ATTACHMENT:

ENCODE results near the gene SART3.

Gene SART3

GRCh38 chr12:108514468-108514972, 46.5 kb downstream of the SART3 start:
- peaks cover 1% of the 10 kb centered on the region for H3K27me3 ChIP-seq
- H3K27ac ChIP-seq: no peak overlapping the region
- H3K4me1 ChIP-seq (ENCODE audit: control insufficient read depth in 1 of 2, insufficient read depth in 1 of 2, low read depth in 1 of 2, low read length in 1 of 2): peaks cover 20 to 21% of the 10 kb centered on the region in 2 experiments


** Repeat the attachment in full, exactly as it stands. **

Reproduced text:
ENCODE results near the gene SART3.

Gene SART3

GRCh38 chr12:108514468-108514972, 46.5 kb downstream of the SART3 start:
- peaks cover 1% of the 10 kb centered on the region for H3K27me3 ChIP-seq
- H3K27ac ChIP-seq: no peak overlapping the region
- H3K4me1 ChIP-seq (ENCODE audit: control insufficient read depth in 1 of 2, insufficient read depth in 1 of 2, low read depth in 1 of 2, low read length in 1 of 2): peaks cover 20 to 21% of the 10 kb centered on the region in 2 experiments